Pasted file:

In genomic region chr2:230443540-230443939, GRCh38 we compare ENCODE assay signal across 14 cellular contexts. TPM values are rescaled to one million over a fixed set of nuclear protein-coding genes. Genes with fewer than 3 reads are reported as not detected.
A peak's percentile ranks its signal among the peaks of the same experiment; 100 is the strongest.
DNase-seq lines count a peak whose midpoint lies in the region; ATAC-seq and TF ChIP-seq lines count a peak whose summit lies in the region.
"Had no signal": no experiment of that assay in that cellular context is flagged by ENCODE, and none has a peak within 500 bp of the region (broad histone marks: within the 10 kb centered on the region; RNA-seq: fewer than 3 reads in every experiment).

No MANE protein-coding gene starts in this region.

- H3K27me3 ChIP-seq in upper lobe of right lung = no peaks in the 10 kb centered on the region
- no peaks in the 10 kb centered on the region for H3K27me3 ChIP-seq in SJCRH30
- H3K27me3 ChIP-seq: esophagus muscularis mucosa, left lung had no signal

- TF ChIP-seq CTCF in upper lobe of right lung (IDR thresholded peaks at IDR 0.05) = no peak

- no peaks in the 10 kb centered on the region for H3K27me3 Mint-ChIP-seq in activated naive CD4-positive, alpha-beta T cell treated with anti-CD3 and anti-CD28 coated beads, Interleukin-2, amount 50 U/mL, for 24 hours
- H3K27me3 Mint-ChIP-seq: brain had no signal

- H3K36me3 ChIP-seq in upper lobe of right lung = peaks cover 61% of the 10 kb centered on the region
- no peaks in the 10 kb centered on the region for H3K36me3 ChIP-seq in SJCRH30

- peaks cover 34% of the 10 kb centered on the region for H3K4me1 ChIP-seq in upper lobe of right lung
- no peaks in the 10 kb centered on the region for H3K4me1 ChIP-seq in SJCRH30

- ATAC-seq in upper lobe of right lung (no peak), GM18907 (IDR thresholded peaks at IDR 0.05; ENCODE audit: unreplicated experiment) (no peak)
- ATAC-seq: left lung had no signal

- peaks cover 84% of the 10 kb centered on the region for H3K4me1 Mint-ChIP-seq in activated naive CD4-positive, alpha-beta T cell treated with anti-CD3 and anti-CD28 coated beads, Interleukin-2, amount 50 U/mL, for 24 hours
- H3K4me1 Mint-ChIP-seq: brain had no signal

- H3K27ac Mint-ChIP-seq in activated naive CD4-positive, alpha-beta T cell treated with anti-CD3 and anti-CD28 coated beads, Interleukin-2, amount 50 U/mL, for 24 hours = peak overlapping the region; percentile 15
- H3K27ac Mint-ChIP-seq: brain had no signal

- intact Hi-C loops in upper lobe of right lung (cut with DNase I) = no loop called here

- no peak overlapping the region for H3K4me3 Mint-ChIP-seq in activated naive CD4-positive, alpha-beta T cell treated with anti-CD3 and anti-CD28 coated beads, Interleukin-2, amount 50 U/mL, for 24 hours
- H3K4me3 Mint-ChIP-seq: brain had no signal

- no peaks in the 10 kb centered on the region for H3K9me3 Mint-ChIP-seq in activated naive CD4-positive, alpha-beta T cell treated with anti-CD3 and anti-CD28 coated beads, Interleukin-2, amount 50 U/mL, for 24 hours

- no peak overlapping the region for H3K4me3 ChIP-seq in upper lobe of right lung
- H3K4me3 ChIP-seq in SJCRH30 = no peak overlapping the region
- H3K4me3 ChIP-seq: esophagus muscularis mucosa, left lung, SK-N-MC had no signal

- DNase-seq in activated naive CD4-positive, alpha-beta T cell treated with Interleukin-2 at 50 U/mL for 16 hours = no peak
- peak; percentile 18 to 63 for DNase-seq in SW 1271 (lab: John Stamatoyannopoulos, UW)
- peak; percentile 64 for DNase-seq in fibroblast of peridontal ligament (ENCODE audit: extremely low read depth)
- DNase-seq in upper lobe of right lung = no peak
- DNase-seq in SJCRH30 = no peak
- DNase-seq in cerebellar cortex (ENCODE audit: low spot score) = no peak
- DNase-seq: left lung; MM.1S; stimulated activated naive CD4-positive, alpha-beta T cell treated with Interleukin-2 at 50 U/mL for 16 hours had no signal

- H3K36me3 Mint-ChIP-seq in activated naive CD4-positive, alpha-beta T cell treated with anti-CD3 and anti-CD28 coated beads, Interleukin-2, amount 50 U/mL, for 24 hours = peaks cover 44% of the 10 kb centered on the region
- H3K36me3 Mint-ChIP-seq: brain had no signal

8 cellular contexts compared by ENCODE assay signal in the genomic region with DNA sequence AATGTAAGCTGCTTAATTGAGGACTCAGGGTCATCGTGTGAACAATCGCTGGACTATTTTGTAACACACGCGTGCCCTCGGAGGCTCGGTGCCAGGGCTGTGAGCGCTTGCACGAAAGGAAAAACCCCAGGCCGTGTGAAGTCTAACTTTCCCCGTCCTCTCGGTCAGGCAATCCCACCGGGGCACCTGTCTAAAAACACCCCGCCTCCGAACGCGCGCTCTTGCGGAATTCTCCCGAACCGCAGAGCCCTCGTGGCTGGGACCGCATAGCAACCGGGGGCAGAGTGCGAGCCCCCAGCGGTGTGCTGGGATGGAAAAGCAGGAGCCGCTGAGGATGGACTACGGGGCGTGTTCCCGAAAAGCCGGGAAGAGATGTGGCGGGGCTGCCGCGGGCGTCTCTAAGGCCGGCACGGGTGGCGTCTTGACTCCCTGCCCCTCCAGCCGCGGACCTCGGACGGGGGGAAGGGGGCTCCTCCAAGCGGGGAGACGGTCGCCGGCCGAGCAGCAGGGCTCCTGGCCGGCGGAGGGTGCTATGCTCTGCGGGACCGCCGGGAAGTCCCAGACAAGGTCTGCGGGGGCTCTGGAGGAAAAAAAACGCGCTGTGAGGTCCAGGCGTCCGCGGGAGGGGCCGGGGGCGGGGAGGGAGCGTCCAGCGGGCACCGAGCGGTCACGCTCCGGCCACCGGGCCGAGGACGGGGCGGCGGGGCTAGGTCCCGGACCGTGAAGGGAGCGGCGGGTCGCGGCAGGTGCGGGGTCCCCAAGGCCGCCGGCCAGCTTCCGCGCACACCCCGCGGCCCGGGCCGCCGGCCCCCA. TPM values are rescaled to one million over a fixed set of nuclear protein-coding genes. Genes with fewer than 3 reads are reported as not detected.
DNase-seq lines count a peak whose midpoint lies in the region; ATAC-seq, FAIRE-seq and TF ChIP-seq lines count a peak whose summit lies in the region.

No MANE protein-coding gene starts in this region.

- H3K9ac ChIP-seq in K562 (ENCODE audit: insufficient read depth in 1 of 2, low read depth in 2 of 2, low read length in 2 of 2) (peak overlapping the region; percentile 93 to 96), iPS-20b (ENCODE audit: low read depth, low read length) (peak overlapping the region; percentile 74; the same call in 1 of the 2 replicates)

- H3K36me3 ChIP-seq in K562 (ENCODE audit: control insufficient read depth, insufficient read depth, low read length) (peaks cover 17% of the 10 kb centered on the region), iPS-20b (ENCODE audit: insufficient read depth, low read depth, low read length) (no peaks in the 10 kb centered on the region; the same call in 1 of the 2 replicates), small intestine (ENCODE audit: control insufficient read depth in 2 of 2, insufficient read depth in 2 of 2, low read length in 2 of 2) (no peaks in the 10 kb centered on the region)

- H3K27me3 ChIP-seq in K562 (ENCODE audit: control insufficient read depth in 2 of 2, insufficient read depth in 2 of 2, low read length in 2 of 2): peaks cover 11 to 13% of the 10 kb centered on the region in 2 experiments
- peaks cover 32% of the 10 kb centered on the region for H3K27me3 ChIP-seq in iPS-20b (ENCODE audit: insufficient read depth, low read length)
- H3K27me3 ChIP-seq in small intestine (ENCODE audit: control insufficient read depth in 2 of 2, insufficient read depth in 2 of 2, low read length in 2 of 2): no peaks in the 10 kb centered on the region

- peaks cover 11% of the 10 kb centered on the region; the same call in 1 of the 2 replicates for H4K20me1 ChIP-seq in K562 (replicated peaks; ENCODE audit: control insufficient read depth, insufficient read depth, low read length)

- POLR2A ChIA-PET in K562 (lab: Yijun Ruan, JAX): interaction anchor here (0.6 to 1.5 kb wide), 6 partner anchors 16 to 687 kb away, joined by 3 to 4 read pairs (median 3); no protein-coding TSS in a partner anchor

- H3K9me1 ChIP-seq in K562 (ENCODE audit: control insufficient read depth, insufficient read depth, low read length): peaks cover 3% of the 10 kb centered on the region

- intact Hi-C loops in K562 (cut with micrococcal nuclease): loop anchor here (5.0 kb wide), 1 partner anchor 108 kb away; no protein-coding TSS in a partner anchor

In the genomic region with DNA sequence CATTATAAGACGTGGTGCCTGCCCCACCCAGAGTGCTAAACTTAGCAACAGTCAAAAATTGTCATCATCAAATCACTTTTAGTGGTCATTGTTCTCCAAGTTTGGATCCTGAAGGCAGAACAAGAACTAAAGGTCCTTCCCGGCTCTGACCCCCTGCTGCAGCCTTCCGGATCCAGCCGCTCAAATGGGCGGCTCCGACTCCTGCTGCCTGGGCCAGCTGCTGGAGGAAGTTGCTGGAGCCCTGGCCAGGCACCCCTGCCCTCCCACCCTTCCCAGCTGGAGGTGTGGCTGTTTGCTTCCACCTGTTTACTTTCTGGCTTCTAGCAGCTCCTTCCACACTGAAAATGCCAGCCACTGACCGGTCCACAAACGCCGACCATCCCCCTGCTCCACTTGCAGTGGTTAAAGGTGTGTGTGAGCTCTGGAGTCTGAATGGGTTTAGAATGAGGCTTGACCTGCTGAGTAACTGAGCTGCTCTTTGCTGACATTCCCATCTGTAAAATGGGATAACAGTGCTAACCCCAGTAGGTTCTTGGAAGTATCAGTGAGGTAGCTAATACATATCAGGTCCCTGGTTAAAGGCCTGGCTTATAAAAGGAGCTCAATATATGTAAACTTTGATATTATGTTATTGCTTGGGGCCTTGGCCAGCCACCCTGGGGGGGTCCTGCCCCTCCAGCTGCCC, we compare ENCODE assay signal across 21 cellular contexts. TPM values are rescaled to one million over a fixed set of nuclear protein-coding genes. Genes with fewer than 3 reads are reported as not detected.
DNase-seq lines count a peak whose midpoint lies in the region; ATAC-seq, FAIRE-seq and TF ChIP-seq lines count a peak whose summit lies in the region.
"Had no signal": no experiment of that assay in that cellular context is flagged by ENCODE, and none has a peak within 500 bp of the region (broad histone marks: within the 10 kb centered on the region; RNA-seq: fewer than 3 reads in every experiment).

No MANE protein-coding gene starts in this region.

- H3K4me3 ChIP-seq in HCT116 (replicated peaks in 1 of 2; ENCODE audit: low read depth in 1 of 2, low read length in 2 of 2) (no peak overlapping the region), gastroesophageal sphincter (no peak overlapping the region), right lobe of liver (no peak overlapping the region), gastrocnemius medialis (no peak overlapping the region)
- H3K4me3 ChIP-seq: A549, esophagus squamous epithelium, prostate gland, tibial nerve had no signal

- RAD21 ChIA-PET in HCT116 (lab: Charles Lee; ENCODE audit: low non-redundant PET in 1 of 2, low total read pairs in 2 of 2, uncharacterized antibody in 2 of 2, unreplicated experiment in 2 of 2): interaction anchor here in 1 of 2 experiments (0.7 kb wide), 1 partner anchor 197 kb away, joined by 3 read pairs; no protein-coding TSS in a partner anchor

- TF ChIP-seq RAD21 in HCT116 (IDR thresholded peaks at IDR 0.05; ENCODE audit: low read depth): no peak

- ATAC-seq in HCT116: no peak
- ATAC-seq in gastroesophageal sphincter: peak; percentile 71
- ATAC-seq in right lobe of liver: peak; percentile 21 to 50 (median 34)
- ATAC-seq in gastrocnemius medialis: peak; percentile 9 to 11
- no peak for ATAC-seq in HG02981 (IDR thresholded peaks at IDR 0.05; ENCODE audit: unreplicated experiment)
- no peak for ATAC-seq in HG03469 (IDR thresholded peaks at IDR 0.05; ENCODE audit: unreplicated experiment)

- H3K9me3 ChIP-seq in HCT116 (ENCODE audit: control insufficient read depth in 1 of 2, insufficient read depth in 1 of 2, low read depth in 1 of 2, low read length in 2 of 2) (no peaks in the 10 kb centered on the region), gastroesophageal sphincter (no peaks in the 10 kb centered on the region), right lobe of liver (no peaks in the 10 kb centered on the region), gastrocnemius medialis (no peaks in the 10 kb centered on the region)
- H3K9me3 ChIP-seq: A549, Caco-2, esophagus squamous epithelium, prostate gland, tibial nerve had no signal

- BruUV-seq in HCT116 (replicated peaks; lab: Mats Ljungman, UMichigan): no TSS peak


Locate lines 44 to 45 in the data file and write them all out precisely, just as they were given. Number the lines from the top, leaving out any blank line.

- peaks cover 32% of the 10 kb centered on the region for H3K27me3 ChIP-seq in iPS-20b (ENCODE audit: insufficient read depth, low read length)
- H3K27me3 ChIP-seq in small intestine (ENCODE audit: control insufficient read depth in 2 of 2, insufficient read depth in 2 of 2, low read length in 2 of 2): no peaks in the 10 kb centered on the region